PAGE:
Pre-health advisors are tasked with knowing all the ins and outs of the admissions process across hundreds of programs ranging from allopathic and osteopathic medicine, dentistry, to physician assistant programs. For years, advisors have provided information and guidance on various admissions requirements such as personal statements, reference letters and standardized tests like the MCAT. Now there’s a new requirement that’s quickly gaining popularity in academic admissions: the Computer-based Assessment for Sampling Personal characteristics (CASPer®) test.
By the end of 2017, over 125,000 applicants had taken the CASPer® test across the globe. In the U.S. alone, CASPer® has been adopted by 20+ allopathic and osteopathic medical schools and 20 physician assistant programs to help assess applicants based on interpersonal skills such as communication, teamwork, professionalism, ethics and empathy. CASPer® is meant to complement other evaluative tools and provides programs with a more holistic assessment of their candidates.
To help advisors best prepare students for applications to programs that use CASPer®, we’ve prepared the following guide.
What is the format of CASPer®?
- Online (internet-based) situational judgment test – test-takers are presented with a series of realistic, hypothetical scenarios and are asked what they would do if they were in each situation.
- Takes 60-90 minutes to complete with an optional 15-minute break halfway through.
- Composed of 12 sections, each of which contains a scenario and set of questions based on the scenario.
- Each section has either a 60- or 90-second video-based scenario or a text-based scenario.
- Each scenario is followed by three open-ended questions where applicants are asked to type in their responses.
- Applicants have five minutes to respond to all three questions before they progress to the next scenario.
- Applicants do not see their scores once they complete the test (similar to other holistic selection methods, such as interviews or personal statements). The scores are directly distributed to their selected programs within 3 weeks.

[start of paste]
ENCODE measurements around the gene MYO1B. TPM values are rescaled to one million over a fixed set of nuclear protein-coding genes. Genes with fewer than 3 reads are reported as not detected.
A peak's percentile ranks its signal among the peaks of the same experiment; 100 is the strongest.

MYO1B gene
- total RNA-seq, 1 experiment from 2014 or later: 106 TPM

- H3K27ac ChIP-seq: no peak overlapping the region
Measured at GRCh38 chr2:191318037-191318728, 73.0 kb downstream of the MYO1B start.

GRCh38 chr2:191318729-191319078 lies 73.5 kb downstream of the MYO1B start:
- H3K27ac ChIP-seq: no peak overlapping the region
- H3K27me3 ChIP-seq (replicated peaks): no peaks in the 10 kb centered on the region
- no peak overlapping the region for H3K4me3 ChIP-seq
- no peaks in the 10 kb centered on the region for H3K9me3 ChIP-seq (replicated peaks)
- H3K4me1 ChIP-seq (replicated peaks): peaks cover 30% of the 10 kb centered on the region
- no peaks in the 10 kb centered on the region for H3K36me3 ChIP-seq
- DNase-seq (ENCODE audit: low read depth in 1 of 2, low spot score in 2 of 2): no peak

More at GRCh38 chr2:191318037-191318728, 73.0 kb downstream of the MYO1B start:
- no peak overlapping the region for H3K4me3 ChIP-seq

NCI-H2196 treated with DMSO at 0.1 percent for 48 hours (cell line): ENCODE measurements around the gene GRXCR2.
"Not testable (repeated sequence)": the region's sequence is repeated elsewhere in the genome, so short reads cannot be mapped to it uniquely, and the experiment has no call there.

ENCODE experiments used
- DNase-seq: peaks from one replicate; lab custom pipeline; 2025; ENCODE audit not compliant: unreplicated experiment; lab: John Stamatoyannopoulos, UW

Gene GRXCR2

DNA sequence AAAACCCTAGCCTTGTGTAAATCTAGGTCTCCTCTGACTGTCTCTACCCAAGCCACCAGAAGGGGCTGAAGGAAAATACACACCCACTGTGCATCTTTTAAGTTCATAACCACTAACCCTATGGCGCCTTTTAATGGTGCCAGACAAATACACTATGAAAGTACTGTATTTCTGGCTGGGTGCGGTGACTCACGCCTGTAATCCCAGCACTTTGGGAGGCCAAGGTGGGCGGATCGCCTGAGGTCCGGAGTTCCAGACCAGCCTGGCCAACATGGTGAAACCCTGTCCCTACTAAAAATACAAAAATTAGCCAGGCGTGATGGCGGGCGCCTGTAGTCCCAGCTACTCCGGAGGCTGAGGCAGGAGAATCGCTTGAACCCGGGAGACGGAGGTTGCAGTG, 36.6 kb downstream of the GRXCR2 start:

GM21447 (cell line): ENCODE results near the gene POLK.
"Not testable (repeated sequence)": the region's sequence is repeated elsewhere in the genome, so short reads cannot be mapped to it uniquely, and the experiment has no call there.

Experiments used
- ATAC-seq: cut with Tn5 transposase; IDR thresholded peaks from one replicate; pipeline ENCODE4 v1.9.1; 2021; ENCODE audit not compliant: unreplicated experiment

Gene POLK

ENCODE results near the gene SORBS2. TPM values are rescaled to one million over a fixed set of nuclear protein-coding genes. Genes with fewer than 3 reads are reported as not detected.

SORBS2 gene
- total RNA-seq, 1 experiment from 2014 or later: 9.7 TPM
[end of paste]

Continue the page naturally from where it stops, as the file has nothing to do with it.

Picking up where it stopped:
- A sample test with 3 sections is available for pre-health advisors here: https://takecasper.com/sample-casper-test/ (Note: students would complete the system requirements check which contains a sample CASPer® test for them there)
What can an applicant do to prepare?
- Applicants cannot study for the test; CASPer® is not a pass/fail test, nor are there right or wrong answers to the questions.
- The test is designed to assess how students would respond to an ethical dilemma on the spot. The qualities assessed by CASPer® include communication, collaboration, ethics, empathy, equity, motivation, problem solving and professionalism.
- Applicants should familiarize themselves with the format of the test by completing the system requirements check on the takecasper.com website well ahead of their test date and time.
- Applicants should find a comfortable and quiet space to take the test on test day, as this will help them stay focused for the duration of the test.
- Advisors can also encourage applicants to follow the CASPer® test on Twitter (@take_CASPer) and on Facebook (fb.me/TheCASPerTest) to find more information and to stay up-to-date on upcoming tests.
How does an applicant register for the CASPer® test?
- Applicants can register at takecasper.com, where they will sign up with an email address and create a password.
- Applicants must pay the fee to schedule a test date and time. Note: different dates and times are offered for different institutions, and applicants should check well in advance to see when test dates are offered for the programs they wish to apply to.
- The fee to take CASPer® varies by program type and country. For US graduate programs, such as medicine, physician assistant, etc., the fee is $10 to take the test and $10 to distribute results to each program that the applicant is applying to that requires CASPer®. For US undergraduate programs, such as nursing, the fee is $40 to take the test and $10 to distribute results. Test dates and fees can be found here: takecasper.com/test-dates/
- Applicants are responsible for indicating which programs their CASPer® results are sent to.